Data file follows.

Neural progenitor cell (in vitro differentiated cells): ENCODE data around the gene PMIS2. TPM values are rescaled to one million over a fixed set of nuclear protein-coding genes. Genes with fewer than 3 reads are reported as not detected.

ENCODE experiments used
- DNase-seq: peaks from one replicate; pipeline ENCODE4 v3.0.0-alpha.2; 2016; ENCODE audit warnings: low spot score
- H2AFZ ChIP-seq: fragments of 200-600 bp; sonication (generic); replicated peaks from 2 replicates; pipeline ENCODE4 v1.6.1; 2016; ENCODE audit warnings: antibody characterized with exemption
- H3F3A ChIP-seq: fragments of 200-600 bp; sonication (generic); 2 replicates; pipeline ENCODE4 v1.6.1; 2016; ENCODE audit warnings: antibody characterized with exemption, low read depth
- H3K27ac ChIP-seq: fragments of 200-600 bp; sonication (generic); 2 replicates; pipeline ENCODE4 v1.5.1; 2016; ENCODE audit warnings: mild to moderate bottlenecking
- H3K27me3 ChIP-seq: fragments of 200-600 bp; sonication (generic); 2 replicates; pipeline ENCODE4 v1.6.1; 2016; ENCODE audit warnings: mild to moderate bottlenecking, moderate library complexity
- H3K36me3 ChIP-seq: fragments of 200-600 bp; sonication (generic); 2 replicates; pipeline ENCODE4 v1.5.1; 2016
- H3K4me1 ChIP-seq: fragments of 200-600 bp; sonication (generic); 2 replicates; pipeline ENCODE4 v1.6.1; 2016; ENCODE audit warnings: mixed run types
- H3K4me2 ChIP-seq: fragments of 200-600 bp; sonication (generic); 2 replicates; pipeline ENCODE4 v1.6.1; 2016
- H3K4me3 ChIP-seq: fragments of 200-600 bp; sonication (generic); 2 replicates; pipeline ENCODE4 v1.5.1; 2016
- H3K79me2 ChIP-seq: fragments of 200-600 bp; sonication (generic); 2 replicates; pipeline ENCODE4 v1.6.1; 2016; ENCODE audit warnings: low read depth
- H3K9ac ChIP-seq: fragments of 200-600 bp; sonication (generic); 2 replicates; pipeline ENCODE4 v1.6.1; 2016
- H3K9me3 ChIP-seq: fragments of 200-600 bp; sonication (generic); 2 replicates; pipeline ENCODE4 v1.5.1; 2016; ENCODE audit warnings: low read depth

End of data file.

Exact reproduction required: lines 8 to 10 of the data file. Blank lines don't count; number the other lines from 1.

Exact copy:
- H3K36me3 ChIP-seq: fragments of 200-600 bp; sonication (generic); 2 replicates; pipeline ENCODE4 v1.5.1; 2016
- H3K4me1 ChIP-seq: fragments of 200-600 bp; sonication (generic); 2 replicates; pipeline ENCODE4 v1.6.1; 2016; ENCODE audit warnings: mixed run types
- H3K4me2 ChIP-seq: fragments of 200-600 bp; sonication (generic); 2 replicates; pipeline ENCODE4 v1.6.1; 2016